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Old 12-14-2018, 04:21 PM
 
30 posts, read 19,024 times
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Quote:
Originally Posted by SunGrins View Post
Maybe, just maybe, some of the people were there for an education. I actually have noted a diminishing enthusiasm for constant boozing and party life from when I went to school (with Socrates). Not just the college culture but society in general.
Yeah I am starting to wonder now if the college experience itself as a whole has just died down.
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Old 12-17-2018, 08:57 AM
 
6,960 posts, read 14,089,206 times
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Quote:
Originally Posted by bungadow View Post
Yeah I am starting to wonder now if the college experience itself as a whole has just died down.
I don't think the college experience has died down, but with so many more people going to college, it's a lot more challenging to get good grades. And, as a millennial myself, I know we're all terrified of ever being able to have a comfortable lifestyle because nobody wants to pay us a livable wage and our debts are skyrocketing daily. So, we do focus on our studies in order to get good grades so we can get a good job so we can maybe actually afford rent one day.

Back when party life may have been more prominent on college campuses, as long as you had a degree, you could get a job, pay rent, save up for a house, and start a family. Those people now turn around, make a profit off young people going to college, raise rents nationwide, caused a housing shortage, stagnated wages, and made being alive prohibitively expensive after they waltzed through life.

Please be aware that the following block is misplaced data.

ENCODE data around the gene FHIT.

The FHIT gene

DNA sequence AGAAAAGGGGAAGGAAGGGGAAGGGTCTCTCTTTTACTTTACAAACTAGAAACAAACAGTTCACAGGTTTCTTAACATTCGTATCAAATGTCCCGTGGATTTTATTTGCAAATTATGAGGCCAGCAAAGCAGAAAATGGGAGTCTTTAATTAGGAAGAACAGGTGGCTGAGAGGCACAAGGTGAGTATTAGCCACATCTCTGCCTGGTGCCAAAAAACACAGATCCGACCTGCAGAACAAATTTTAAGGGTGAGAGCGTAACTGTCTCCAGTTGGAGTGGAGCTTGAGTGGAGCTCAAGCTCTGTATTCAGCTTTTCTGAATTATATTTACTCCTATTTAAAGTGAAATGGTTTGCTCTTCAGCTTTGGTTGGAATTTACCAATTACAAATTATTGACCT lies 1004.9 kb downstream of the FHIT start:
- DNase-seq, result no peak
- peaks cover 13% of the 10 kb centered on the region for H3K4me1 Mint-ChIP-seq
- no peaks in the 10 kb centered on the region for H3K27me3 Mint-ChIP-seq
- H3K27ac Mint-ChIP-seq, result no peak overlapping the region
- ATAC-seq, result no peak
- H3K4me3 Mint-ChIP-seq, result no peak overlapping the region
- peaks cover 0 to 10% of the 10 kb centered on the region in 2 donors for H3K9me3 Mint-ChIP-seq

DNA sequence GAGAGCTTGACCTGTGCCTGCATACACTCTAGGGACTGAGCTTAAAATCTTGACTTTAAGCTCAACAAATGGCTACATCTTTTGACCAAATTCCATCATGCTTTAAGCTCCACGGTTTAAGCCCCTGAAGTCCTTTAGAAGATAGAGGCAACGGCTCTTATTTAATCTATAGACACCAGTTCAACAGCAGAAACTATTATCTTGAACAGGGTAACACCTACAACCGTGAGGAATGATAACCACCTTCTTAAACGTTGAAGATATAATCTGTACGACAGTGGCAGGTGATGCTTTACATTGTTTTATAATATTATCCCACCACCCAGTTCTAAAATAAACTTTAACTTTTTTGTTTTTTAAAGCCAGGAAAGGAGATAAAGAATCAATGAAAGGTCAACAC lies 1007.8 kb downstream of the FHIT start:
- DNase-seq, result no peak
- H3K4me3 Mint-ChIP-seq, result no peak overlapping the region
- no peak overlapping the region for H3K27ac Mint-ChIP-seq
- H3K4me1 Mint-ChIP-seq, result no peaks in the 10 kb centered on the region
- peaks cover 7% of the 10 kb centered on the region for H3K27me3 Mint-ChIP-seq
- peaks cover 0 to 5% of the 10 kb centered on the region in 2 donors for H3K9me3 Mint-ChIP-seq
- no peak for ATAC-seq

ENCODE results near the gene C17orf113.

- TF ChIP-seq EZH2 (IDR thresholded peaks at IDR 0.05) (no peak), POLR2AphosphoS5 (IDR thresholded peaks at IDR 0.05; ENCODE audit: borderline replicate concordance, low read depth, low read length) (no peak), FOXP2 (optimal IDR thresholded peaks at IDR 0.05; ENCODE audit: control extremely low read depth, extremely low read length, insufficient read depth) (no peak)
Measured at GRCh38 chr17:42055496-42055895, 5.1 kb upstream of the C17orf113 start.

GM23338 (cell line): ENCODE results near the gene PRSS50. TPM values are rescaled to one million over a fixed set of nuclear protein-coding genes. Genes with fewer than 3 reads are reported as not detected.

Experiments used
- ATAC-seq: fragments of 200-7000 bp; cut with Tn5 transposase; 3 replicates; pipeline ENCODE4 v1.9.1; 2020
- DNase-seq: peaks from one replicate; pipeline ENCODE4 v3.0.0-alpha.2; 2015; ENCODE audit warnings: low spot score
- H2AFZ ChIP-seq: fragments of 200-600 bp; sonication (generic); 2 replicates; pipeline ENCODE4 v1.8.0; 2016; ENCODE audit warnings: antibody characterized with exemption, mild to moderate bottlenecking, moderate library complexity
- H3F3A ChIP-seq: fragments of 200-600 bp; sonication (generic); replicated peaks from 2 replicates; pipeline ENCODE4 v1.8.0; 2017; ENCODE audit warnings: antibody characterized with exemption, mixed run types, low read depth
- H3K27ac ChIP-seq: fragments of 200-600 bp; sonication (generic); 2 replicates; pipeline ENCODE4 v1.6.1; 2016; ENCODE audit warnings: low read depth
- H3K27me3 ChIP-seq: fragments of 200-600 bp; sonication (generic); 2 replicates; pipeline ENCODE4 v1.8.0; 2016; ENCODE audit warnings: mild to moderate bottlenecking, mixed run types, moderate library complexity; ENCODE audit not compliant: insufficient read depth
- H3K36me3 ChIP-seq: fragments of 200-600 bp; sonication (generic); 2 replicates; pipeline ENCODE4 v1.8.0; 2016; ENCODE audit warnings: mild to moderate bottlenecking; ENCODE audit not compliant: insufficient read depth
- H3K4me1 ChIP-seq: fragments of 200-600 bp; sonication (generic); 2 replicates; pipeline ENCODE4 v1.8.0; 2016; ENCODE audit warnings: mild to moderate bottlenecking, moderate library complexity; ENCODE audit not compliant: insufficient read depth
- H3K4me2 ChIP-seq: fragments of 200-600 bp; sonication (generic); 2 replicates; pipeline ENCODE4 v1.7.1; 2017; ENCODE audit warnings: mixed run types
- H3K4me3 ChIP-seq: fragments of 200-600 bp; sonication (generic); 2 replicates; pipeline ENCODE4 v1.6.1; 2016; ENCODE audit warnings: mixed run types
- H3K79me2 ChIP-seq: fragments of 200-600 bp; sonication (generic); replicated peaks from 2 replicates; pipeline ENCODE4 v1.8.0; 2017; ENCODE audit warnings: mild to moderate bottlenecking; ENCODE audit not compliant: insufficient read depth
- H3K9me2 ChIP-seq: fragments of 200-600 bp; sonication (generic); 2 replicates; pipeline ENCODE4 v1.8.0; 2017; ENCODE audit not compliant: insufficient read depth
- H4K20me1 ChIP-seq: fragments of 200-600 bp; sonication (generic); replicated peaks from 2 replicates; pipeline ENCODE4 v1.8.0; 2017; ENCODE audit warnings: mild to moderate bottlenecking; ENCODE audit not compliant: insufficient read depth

Also, back then, people could hold part-time jobs to help pay for rent and tuition. Part-time jobs nowadays function to basically just keep students from starving to death. They don't come close to paying rent or tuition. Therefore, college students back in the day had more disposable income to spend on alcohol. Today's college students barely have any money to spend on anything.

Along with that, the little money that college students do have left, or money their parents support them with, often goes to traveling. Younger generations are less materialistic and more interested in experiences. We love to travel. Dropping all that non-existent money on cheap beer, or saving for a vacation? Many would choose saving for a vacation or asking their parents to help pay for a trip somewhere, rather than asking for spending money to be used on cheap beer while in school.

Basically, it's a cultural shift on two fronts. 1) College is more competitive. 2) The partiers from back in the day ruined the financial health of the youngest generations so we literally don't even have the money to party like they did because they waltzed through life doing whatever they pleased to benefit themselves without caring about how it would ruin future generations and then blame our generations for ruining the world because they take responsibility for anything they did.
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Old 12-21-2018, 03:44 AM
 
929 posts, read 395,385 times
Reputation: 743
Quote:
Originally Posted by jessemh431 View Post